For the longest time, sub-Saharan Africa has deeply suffered from the lack of access to electricity. Whether residential or industrial, the energy sector is extremely underdeveloped. The region has the worst electricity access in the world. To give some perspective, sub-Saharan Africa has 13% of the world’s population, but it also has 48% of the world’s population without access to electricity. This percentage is equal to nearly 600 million people in sub-Saharan Africa without proper access to electricity.
Most of the region has an average grid access of only 20% and aside from South Africa, the average energy consumption is only around 150 kilowatt-hours per capita. While the continent has an incredible economic potential, limited access to electricity represents a real impediment to the fulfillment of the socioeconomic promise of the region.
These shortages make it hard for countries to sustain their GDP growth and bring upon positive change in the lives of their populations. In the meantime, demand for electricity keeps on growing on the continent. This increasing demand is motivated by: a greater power need for expanding commercial activities, a growing population and higher urbanization rates. By 2040, sub-Saharan Africa will consume as much electricity as India and Latin America did in 2010 combined.
Political will and private sector involvement to bring power to populations will be sine qua nons of the continent’s electricity supply development.
According to research led by McKinsey & Company, it takes 25 years on average to progress from 20% electrification rate to 80% electrification rate. This duration almost represents an entire generation. Another generation that could miss on the opportunity to significantly change the face of the continent. It is time to take action now and accelerate the process of powering the continent’s growth.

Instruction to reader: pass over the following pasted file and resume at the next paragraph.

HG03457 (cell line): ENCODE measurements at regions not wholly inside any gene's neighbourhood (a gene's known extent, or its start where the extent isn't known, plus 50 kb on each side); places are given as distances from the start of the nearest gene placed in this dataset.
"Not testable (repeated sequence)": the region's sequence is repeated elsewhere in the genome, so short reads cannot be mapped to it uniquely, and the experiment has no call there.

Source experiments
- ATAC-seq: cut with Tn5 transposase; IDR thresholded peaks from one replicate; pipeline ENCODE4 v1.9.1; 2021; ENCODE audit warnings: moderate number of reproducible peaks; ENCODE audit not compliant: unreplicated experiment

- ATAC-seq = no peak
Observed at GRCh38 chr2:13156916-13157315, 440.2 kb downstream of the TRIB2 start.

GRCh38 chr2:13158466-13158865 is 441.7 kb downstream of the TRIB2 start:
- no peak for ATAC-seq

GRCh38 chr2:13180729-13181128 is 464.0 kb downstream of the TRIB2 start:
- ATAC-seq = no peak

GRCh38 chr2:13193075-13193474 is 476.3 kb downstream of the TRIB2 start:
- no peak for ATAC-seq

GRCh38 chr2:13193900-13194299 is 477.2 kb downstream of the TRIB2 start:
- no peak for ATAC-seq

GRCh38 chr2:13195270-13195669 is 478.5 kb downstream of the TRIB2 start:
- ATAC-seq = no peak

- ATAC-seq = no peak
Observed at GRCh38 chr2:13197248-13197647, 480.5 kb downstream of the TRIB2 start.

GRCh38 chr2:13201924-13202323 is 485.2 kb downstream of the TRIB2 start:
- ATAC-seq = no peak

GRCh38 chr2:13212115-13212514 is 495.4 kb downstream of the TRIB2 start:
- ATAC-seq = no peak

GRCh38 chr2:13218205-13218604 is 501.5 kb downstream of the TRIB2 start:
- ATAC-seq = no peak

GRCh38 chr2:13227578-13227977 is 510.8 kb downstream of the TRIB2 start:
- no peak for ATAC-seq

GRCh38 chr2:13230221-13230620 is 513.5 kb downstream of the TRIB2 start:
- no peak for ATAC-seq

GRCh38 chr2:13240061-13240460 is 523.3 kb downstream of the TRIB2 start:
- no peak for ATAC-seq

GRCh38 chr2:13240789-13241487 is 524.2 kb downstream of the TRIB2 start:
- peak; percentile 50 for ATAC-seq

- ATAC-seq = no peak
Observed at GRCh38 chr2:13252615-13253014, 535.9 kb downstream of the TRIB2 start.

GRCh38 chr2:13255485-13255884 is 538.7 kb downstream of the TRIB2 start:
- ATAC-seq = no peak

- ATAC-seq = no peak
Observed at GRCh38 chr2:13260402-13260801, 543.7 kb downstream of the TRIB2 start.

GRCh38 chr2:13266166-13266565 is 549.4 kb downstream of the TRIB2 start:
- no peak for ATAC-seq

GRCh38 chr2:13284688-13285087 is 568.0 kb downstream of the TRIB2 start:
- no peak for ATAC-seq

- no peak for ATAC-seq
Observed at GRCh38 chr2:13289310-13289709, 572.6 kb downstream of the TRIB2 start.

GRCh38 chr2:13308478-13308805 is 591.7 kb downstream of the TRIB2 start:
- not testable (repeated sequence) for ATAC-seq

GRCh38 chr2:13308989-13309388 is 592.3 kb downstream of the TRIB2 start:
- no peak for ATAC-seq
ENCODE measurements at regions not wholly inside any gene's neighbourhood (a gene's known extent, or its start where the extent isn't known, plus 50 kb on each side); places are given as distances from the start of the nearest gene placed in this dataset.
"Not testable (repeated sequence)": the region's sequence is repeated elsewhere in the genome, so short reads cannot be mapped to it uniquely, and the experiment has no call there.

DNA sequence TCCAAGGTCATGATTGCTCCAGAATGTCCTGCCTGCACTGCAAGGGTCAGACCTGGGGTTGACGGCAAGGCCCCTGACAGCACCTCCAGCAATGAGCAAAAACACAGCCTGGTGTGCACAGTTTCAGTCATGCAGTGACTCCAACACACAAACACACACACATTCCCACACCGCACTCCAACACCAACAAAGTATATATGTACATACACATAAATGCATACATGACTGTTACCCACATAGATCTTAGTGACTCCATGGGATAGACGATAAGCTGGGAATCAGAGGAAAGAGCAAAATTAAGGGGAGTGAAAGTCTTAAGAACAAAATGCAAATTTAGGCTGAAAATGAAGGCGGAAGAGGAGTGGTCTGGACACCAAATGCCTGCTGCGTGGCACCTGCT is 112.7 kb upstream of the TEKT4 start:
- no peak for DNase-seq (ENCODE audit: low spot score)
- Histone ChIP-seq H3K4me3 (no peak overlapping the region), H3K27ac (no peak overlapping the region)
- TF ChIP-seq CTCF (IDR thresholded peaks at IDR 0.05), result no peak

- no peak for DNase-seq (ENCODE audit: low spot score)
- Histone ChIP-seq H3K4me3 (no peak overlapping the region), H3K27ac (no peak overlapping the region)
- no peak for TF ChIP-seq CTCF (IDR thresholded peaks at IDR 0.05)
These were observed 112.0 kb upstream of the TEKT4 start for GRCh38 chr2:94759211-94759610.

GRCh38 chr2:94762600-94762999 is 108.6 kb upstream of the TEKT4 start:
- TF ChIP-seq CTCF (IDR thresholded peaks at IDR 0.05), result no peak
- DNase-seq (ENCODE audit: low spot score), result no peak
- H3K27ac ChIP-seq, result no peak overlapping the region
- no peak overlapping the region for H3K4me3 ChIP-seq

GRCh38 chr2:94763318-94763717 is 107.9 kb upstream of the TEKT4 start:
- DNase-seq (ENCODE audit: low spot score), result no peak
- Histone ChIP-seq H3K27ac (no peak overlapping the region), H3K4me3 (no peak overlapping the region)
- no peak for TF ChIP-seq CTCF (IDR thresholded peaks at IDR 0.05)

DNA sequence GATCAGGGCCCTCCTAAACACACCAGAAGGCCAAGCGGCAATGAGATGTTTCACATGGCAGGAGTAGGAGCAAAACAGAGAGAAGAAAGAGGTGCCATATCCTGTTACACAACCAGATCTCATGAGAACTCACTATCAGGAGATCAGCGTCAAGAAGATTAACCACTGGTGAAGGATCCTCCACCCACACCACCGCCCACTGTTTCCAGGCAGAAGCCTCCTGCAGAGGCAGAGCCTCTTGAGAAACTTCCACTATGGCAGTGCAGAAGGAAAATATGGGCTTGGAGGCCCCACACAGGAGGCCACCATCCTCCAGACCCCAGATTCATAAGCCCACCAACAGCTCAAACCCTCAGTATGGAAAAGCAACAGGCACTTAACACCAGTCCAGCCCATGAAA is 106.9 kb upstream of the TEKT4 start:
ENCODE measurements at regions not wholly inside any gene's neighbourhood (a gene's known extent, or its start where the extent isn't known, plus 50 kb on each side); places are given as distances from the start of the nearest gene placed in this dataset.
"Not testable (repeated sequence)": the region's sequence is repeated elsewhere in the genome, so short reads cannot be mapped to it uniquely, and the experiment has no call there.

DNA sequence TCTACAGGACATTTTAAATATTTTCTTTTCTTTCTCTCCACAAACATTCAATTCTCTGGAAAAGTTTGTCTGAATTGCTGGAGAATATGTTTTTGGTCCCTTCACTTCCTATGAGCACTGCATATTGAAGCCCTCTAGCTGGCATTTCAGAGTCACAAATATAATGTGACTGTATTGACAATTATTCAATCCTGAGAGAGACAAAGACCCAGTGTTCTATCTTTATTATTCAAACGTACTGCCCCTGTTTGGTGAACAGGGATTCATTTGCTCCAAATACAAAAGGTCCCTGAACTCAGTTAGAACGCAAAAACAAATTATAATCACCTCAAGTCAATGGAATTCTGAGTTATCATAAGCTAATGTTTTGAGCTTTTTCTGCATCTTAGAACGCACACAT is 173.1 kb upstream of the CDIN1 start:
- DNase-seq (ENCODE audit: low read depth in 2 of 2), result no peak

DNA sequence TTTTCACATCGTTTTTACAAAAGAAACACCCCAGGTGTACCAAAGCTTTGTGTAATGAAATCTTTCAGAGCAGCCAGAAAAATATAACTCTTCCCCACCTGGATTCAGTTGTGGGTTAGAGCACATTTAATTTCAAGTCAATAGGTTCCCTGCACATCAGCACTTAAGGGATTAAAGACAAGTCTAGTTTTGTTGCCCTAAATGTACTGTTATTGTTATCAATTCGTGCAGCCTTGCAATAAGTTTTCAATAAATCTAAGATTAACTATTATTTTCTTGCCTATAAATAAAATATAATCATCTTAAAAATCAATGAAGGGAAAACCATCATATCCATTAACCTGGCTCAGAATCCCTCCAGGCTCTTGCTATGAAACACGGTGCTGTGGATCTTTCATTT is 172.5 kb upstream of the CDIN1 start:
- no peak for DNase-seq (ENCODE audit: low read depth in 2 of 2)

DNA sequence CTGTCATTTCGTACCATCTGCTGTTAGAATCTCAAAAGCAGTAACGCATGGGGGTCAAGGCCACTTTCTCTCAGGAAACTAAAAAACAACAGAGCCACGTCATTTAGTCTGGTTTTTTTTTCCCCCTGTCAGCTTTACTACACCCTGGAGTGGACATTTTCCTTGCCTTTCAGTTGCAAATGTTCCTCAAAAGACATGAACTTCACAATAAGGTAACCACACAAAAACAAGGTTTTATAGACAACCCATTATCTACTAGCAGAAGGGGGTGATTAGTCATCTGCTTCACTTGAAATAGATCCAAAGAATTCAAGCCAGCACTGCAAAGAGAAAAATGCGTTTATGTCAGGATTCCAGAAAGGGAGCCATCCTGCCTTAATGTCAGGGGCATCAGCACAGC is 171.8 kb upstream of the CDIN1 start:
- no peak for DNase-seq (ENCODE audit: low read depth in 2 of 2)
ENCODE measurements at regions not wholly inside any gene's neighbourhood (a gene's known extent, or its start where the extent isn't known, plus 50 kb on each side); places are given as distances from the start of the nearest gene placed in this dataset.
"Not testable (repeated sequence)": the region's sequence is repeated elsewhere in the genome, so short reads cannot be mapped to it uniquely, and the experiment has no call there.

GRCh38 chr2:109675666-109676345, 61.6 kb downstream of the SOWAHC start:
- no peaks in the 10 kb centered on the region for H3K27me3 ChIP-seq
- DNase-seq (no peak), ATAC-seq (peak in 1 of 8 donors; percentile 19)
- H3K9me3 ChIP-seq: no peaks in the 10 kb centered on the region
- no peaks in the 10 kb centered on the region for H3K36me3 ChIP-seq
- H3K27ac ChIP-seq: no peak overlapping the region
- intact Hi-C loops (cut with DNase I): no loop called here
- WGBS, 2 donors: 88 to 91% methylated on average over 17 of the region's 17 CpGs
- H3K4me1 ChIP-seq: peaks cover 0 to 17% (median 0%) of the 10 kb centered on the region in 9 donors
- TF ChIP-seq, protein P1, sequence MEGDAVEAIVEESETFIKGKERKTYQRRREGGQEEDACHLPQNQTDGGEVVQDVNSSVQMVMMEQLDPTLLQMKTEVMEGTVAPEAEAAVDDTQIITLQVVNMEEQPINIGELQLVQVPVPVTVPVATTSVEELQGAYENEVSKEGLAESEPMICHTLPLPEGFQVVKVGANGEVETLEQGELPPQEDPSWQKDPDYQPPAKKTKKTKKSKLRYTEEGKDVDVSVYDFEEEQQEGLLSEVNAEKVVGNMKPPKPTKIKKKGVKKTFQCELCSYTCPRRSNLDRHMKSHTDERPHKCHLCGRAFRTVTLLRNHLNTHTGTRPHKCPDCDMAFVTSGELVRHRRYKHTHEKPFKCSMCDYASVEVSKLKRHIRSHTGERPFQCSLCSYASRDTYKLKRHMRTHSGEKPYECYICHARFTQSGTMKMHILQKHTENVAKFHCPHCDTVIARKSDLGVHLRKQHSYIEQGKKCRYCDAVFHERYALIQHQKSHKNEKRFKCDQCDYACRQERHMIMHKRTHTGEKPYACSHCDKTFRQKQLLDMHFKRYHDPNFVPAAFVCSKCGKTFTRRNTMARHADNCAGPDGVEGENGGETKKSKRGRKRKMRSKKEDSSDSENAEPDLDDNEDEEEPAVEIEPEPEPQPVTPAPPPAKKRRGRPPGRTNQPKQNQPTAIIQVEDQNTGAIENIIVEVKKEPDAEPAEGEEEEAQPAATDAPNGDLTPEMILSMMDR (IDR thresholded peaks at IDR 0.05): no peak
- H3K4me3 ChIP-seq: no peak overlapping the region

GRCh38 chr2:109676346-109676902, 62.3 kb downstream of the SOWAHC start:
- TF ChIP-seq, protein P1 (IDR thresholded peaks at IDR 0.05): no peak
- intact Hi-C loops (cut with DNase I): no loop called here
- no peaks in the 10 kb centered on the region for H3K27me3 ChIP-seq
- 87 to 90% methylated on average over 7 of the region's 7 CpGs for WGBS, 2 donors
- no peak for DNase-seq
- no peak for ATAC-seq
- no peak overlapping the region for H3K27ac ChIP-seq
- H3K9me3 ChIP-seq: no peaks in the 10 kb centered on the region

average grid access in the sub-saharan african region
MILLION people lack proper access to electricity in sub-saharan africa
of the world's population without access to electricity is in sub-saharan africa
kilowatt-hours per capita consumed in sub-saharan africa
...is a great cost for education.
The lack of access to electricity in sub-Saharan Africa has an undeniable impact on education. According to our research using the World Bank database, we found that more than a 100 million students in the region do not have access to power at home in both rural and urban areas combined.
It is not uncommon to see students go out at night and sit under street lights or sit by a candle to do their homework, and that happens across major metropoles on the continent. We have been able to observe this problem for ourselves when we went on the field for some of our pilots. This staggering number is indicative of the pressing need for power on the continent. Limited access to power at home seriously decreases student productivity due to the fact that they cannot do their homework at home, in the evening.
While alternative solutions such as kerosene lamps, candles and solar lamps exist, they are not optimal. Each year for example, almost 80,000 young children unintentionally ingest kerosene spilled from lamps in South Africa; more than half contract chemically induced pneumonia.
Additionally, candles, in addition to providing low lighting, present a great danger of fire. As for solar lamps, they can be hard to direct towards the piece of paper, and are often used by other household members to conduct different tasks.
The Firefly Pen is compact, simple, reusable, intuitive, safe and durable, with a battery life of 9 months on average. With education being recognized as one of the most essential components to poverty reduction, Bright Future wants to ignite change through this inherent right in the 21st century.